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Simple Timelapse Videos and More

This post is an update to one written in 2018 as the process and software used has changed since then.

Over the years I have had requests to share the details of how I do the technical things that power the FarmCam. Below are instructions for using EvoCam to share still images as well as timelapse videos on a website to which you have FTP access.

Unfortunately, EvoCam is no longer being developed so everything in this article will likely focus on Version 5.0 (64-bit preview 3) of the software. At the time of this writing one can still download the software from reputable sites; however, if you cannot find it, email me. I can provide the DMG file, but I do not provide support for the software!  EvoCam works only on macOS, and I have tested it  up to: macOS Sonoma Version 14.3.1 and current run it on my Apple Silicon (M3) iMac (2023).

There is an EvoCam User’s Guide, which can be accessed under the software’s Help menu. Please read it, especially if you have no experience with the software.  I will not be covering connecting cameras, adjusting image sizes, exposure, etc. Again, I cannot act as support, which is why I am going into such detail in the article.

FTP Server settings

This article assumes the reader has a webcam that is either physically connected to the machine that will run EvoCam or a networked camera supported by the software. I use a networked ANNKE C500 – 5MP Outdoor PoE Security IP Camera which is mounted on a post on my front porch, and is wired using a PoE Injector.

File Transfer Protocol (FTP)

In order to upload your images and timelapse videos you need to enter your FTP credentials into EvoCam. This article assumes you know what FTP is, and how you connect to your web host using it.

  1. Click on EvoCam in the software’s menu and then select Preferences from the drop down.
  2. Click on FTP Server from the top menu, and then enter your FTP Server information. If the FTP fails at at any point during the resulting tests, you will need to check with your web host to get the correct setting. Sorry.
  3. Enter your username, password, and the initial path — if it is different than the root set in the FTP Server path. I use the temporary file setting, but it may not be necessary unless you are uploading images in rapid succession. If the FTP fails, and you know your path and credentials are correct, try checking this box.

Start with Still Images

Time period settings

In order to create a timelapse you need to take still images at different intervals.  This could be every 60 seconds, every hour, once a day, or almost any other period. EvoCam will create the timelapse from these still images, and the length of your video will be determined by how many images are saved.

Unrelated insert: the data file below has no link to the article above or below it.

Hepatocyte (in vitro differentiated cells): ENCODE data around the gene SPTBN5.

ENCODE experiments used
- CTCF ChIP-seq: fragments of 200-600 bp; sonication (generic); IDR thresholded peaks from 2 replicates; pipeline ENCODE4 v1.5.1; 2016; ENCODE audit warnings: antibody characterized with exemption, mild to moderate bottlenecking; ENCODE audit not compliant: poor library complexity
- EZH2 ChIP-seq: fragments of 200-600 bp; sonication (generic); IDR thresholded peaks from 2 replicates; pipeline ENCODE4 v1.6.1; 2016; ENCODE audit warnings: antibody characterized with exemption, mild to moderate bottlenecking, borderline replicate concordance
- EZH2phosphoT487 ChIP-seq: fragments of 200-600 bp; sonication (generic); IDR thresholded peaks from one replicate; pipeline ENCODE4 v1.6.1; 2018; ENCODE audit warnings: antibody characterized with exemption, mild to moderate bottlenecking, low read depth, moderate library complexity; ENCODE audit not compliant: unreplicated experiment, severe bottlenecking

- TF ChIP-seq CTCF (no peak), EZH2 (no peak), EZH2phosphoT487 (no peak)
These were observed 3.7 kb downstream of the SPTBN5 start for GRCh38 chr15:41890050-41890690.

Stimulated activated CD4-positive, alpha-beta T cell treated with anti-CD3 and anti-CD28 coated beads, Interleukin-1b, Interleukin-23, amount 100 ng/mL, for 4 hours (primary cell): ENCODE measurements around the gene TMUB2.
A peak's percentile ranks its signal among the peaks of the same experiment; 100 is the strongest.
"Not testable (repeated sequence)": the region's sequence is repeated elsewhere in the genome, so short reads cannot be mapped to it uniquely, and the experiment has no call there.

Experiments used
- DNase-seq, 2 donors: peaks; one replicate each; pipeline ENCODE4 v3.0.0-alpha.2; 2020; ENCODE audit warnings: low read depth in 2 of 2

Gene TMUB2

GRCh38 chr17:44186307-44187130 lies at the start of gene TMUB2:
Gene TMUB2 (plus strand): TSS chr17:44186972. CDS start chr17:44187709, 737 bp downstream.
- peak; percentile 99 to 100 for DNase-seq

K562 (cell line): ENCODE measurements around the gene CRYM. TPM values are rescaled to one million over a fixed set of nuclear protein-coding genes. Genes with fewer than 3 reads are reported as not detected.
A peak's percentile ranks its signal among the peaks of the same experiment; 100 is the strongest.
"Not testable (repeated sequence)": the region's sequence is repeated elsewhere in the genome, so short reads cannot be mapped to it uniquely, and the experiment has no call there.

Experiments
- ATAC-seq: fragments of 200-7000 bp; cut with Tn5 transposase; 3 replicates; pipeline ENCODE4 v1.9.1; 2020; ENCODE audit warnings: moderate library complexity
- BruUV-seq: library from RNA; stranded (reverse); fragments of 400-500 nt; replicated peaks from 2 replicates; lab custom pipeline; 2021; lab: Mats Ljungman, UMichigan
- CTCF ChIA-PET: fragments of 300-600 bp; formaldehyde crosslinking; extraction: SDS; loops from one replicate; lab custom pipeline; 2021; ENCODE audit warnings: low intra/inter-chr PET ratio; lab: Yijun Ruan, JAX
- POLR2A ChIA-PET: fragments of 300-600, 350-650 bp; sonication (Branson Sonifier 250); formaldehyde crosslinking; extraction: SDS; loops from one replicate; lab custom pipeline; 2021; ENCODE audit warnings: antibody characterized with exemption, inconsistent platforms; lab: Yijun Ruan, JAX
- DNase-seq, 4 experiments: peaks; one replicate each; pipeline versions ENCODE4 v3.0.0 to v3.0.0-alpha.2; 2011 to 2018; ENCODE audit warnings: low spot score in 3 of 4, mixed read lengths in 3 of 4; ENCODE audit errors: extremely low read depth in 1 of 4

1. Open EvoCam, and select New from the File menu.  As soon as you open a new file, click on the File menu again, and choose Save As… Navigate to the directory of your choice, and give the project a name. When you start for the first time, EvoCam may actually find your camera and display the image. In my case, doing this step enabled my Mac’s built-in camera and I was staring at myself [that’s me in the screenshots in this article].
Conditions settings

Click on the Actions button. For the sake of this tutorial we will be working exclusively in the Actions and will not discuss live streaming or recording video. During the time periods. If you are doing a 24-hour camera then you can leave the “During these time periods” as Always. Play around with the other options if you only want to perform tasks during a range of time or even based on detected levels of light. I recently switched to detected light levels so that my camera catches sunrise and sunsets and doesn’t abruptly stop. When any of these conditions occur. In the next section you decide when this action occurs.  For this tutorial we will first need to create a collection of still images so that the time lapse can be created. Select “Every x seconds/minutes/hours” in the top Periodic conditions section. Change the default to however many seconds you want between new images. Hold off on checking the box next to the entry for now. Perform these actions. In my case I use the actions in this process to both “Add image to timelapse archive” and “Upload named image to the server.” It doesn’t matter which order you create these two actions. Once you select them from the drop down menu, change the settings as follows:

Detailed list of actions

For “Add image to timelapse archive” you can check the box and forget it, but I suggest clicking on Desktop and navigating to a directory of your choice, or a new one entirely. There is no need to change the file Name from “Timelapse”, but you can. For “Upload named image to server” you can again check the box and keep the default file name or type your own. Engage! If you are happy with the settings then you can check the box next to your conditions setting from Step 4 above, which will start the process of taking a picture, saving a local copy to use as a timelapse, and upload a still image to your web server.

Time to Timelapse

This is the trickiest part of the process because it isn’t intuitive. Choose Options from the EvoCam menu and then select Show Multiple Action Sets. This displays a new option at the top of your Actions screen named Set, and the default is now Actions 1.

Multiple Action Sets
  1. Rename the still image action from above. Click the bisected circle with the down caret, and choose Rename Selected Set and change the name to something like Still Image.
  2. Create new Set for Timelapse. Now choose the drop menu circle again and select Add New Set. When prompted type Timelapse and click OK.